These are the kinds of questions that guests of the podcast answer, like writers Asma Lamrabet and Abdellah Taia, intersectional researcher FranÃ§oise Verges, actor Faycal Azizi, and director Hicham El Asry.
The interventions of each guest are punctuated by personal testimonies from concerned people and ordinary citizens.
60,000 FLOWS, AN ENTHUSIASTIC RESPONSE
The first season of the podcast, consisting of eight episodes lasting 45 minutes each, was broadcast on social media and audio streaming platforms such as Spotify, Anchor and Soundcloud. Essentially in Darija (Moroccan Arabic), the series has been shown nearly 60,000 times since its launch and has generated a lot of enthusiasm among young people.
âSupporting young people has been one of the most positive aspects of the project,â says Hennani.
In fact, the vast majority of courses are allocated to 18-35 year olds (over 80%). Regarding the breakdown by gender, 54% of the public identifies as female, 40% as male and 13% do not define themselves or define themselves as ânon-binaryâ.
This bold and innovative initiative can take pride in creating a new debate on masculinities among young people, and even within families.
âThe interventions of Fatna El Bouih (activist and former political prisoner) and Asma Lamrabet (essayist and Muslim feminist) really moved me and allowed my brother, my father and I to have interesting conversations about the prophet’s attitude towards women and each of our roles within the family, âHajar, 21, wrote on Machi Rojola’s Facebook page.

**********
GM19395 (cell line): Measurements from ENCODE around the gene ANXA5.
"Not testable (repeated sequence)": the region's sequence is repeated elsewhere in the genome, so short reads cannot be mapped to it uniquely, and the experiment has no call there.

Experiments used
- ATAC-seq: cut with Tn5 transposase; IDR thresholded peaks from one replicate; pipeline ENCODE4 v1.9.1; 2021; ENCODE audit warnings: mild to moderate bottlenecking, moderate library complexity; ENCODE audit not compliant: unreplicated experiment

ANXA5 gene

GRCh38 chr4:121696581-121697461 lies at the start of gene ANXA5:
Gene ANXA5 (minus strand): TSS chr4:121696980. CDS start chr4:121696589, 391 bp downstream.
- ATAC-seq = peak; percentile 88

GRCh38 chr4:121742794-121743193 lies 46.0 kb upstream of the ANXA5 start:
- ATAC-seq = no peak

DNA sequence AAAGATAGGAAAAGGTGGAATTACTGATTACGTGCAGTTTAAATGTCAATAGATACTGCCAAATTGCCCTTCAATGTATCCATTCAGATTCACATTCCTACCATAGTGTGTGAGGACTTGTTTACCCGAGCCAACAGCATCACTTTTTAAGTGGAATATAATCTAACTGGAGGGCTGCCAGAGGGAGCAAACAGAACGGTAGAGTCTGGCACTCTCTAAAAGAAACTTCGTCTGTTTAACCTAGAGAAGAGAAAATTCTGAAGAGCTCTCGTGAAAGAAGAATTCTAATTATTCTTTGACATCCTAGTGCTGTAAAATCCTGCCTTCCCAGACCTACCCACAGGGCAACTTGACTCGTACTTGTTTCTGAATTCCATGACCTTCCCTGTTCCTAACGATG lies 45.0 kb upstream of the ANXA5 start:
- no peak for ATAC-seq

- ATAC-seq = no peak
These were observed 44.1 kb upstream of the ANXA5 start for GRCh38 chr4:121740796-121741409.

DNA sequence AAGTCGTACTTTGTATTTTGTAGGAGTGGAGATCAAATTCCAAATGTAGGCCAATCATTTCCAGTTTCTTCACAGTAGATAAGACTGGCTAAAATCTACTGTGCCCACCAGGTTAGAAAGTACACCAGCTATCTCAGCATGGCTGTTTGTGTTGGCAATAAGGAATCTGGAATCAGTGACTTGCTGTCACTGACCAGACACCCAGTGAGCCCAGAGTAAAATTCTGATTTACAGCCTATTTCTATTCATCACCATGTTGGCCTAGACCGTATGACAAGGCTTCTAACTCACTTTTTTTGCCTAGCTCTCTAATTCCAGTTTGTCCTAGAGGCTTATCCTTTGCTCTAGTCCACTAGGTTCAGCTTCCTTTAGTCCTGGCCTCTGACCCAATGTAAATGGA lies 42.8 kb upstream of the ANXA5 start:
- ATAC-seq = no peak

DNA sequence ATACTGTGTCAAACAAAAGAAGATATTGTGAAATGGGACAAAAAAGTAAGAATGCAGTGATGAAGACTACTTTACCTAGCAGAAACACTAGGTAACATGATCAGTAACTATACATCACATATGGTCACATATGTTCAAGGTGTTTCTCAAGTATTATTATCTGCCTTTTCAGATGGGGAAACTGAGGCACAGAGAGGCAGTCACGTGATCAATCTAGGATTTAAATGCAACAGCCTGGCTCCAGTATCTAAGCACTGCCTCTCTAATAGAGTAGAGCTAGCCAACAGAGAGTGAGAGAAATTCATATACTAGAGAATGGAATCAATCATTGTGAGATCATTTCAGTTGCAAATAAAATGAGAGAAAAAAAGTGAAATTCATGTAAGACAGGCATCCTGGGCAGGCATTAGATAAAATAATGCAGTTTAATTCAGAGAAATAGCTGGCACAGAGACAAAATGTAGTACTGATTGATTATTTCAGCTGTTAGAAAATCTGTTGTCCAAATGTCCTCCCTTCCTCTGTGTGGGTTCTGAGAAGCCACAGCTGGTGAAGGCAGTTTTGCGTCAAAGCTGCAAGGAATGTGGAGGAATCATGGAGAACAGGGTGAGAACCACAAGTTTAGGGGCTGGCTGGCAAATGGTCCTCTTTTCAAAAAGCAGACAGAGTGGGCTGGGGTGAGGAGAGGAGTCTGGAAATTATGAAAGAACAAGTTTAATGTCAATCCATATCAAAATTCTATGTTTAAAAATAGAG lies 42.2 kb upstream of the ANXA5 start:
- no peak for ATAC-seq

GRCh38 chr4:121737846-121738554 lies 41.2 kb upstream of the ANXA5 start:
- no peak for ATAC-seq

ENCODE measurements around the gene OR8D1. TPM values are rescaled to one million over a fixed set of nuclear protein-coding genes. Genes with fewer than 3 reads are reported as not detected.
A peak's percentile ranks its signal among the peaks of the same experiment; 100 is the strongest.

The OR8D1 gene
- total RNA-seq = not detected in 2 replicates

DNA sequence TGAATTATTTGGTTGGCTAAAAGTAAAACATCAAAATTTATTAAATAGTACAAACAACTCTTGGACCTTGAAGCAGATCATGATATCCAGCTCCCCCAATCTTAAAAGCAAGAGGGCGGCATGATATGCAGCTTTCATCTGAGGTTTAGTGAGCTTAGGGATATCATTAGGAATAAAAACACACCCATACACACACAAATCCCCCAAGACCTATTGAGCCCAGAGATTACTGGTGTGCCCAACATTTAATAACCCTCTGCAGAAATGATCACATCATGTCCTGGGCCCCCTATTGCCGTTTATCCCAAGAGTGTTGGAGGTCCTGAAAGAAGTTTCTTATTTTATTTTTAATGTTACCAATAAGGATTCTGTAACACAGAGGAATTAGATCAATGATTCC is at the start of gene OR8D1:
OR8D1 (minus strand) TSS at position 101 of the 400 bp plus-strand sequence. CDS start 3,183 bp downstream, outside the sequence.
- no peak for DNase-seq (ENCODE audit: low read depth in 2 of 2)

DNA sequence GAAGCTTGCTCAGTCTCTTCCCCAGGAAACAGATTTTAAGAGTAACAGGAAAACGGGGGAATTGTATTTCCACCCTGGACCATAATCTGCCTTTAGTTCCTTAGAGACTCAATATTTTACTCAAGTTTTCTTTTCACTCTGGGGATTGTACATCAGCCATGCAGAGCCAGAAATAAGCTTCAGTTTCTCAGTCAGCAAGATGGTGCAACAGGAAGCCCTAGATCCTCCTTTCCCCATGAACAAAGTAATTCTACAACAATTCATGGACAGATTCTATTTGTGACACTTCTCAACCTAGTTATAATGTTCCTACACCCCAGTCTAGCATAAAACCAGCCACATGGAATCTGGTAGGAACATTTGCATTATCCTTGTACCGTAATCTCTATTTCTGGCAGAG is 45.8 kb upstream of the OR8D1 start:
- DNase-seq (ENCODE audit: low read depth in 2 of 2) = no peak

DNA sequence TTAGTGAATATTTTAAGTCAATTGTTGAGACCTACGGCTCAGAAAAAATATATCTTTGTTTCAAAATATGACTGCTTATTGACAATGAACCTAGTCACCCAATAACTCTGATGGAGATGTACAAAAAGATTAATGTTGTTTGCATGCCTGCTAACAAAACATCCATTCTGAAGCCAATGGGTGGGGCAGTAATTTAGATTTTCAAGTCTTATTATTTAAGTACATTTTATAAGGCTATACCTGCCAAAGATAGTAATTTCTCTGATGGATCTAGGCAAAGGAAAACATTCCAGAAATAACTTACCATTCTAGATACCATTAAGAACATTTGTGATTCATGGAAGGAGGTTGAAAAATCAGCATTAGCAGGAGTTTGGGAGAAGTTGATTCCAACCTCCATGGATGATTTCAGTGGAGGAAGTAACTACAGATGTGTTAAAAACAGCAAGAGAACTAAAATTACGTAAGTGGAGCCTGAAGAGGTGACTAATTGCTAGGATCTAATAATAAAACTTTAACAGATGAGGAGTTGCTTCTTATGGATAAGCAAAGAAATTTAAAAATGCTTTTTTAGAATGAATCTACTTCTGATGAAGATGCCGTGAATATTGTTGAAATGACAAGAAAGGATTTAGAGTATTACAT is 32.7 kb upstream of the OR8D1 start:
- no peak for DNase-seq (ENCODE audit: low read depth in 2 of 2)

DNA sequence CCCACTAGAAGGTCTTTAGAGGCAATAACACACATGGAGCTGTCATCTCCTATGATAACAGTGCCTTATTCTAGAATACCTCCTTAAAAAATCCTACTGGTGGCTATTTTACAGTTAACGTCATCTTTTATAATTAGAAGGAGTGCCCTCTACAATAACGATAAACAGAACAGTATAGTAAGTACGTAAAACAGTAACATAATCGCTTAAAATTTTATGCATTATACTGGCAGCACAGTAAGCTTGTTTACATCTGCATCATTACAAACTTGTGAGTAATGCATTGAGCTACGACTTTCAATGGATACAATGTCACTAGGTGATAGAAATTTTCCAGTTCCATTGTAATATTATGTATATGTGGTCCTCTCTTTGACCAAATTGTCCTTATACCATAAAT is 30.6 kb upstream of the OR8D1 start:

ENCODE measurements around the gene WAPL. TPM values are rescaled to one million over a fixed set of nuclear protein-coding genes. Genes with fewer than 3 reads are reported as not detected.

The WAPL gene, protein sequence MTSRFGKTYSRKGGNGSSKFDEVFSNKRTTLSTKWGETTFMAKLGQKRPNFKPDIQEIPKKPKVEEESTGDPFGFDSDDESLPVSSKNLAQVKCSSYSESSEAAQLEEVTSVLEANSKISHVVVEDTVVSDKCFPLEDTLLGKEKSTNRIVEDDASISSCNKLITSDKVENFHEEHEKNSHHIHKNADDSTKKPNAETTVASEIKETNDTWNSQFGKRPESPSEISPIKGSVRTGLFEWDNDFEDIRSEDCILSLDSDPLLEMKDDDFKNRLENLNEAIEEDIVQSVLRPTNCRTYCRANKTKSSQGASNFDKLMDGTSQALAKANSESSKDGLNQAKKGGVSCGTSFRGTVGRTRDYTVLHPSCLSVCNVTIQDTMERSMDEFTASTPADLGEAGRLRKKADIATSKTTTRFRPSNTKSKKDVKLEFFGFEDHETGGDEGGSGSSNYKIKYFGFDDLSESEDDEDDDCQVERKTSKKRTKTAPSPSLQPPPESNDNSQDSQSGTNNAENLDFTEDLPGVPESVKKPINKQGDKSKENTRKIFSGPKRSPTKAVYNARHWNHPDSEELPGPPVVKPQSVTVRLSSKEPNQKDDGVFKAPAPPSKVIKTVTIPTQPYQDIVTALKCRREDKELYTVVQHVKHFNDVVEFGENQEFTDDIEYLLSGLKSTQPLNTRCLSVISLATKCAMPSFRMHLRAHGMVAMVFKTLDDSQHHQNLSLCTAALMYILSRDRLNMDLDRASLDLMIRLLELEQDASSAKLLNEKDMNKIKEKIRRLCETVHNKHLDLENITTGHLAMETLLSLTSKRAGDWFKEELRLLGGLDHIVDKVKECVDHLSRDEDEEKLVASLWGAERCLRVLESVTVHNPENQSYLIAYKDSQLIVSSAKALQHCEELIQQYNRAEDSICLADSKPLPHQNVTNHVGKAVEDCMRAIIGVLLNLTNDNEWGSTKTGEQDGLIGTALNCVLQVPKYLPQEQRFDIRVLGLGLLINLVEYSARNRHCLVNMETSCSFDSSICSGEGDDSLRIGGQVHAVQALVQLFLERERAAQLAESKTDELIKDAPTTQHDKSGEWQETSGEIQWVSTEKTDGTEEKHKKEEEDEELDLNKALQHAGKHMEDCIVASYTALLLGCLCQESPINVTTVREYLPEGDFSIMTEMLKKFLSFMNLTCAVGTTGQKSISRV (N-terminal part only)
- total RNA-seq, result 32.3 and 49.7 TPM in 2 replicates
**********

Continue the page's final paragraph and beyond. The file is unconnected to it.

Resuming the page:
The project was widely covered and praised in national and international media.
He has appeared on several occasions on prime-time shows on Moroccan national television, some of which have reached 3 million viewers, as well as on major public and private radio stations and most print and online media. from the country.
At the international level, several media have also covered the story, but Hennani believes that what matters most are the multiple debates in high schools, colleges and universities to which he has been invited, in cities like Casablanca, Rabat or Tangier. , in addition to several online. webinars and conferences he attended.
âThe concerns that arise are often the same, whether with the students of the LycÃ©e Regnault in Tangier, the young former detainees of the Relais-Prison association in Casablanca, the students of the International University of Rabat or the Al Akhawayn University in Ifrane. ,” he says.
“In most young people, I have noticed a constant questioning with a desire for emancipation and a desire to redistribute the cards within conservative societies. Questions of equality between men and women, religion, diversity in public spaces and respect for traditions are approached with much more common sense than among their elders. It gives me hope, âadds Hennani.
This article is published as part of âTowards Equalityâ, an international and collaborative initiative bringing together 15 international media outlets to highlight the challenges and solutions to achieve gender equality. The Asahi Shimbun is participating in this campaign led by Sparknews.